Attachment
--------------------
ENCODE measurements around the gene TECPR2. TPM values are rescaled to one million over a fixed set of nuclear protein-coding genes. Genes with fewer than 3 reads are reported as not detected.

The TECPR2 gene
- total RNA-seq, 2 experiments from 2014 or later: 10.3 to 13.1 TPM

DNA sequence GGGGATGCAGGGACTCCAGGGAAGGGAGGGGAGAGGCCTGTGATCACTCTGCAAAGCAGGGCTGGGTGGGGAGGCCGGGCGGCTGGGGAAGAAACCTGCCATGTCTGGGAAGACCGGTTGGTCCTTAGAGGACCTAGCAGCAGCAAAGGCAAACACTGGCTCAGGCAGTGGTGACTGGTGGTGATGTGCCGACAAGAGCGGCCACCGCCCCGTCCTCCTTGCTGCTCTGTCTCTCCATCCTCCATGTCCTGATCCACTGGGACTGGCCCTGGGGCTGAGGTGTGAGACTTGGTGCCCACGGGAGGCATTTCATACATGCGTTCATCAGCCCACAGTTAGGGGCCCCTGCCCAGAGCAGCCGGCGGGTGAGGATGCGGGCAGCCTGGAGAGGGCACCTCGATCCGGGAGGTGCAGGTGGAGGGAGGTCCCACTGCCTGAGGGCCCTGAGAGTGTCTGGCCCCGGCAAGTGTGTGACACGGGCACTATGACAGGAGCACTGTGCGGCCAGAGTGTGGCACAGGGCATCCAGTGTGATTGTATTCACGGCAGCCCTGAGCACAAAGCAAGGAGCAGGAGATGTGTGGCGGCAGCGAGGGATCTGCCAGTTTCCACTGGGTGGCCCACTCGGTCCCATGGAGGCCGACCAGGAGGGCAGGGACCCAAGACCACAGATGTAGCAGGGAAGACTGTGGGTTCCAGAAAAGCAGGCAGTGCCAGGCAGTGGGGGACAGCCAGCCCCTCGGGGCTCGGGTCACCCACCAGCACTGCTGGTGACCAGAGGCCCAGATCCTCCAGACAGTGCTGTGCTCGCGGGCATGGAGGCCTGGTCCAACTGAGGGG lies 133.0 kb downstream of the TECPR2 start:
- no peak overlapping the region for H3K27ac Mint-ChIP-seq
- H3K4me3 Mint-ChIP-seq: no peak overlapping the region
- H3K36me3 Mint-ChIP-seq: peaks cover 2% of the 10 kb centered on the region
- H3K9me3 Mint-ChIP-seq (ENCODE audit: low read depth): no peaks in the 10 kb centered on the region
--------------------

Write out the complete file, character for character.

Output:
ENCODE measurements around the gene TECPR2. TPM values are rescaled to one million over a fixed set of nuclear protein-coding genes. Genes with fewer than 3 reads are reported as not detected.

The TECPR2 gene
- total RNA-seq, 2 experiments from 2014 or later: 10.3 to 13.1 TPM

DNA sequence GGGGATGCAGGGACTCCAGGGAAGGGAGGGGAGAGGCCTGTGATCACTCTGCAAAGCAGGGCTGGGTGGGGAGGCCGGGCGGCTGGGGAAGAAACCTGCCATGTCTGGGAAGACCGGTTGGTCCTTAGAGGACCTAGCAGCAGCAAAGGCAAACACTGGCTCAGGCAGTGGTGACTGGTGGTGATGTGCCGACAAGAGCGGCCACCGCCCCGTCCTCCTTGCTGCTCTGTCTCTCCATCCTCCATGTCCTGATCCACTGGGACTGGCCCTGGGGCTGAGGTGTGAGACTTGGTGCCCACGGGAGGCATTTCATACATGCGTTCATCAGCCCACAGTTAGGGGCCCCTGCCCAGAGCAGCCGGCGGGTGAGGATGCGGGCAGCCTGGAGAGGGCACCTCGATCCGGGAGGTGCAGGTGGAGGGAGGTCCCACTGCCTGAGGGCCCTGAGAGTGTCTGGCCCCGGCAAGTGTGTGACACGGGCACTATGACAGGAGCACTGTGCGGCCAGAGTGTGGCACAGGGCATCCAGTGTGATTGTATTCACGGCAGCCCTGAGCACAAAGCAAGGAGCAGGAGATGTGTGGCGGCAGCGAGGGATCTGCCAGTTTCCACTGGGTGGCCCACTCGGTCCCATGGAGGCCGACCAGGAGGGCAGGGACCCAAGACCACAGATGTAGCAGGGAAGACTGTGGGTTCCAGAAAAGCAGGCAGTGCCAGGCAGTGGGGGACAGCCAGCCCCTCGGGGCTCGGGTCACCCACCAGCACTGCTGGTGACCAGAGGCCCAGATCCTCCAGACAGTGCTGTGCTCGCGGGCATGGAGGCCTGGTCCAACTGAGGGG lies 133.0 kb downstream of the TECPR2 start:
- no peak overlapping the region for H3K27ac Mint-ChIP-seq
- H3K4me3 Mint-ChIP-seq: no peak overlapping the region
- H3K36me3 Mint-ChIP-seq: peaks cover 2% of the 10 kb centered on the region
- H3K9me3 Mint-ChIP-seq (ENCODE audit: low read depth): no peaks in the 10 kb centered on the region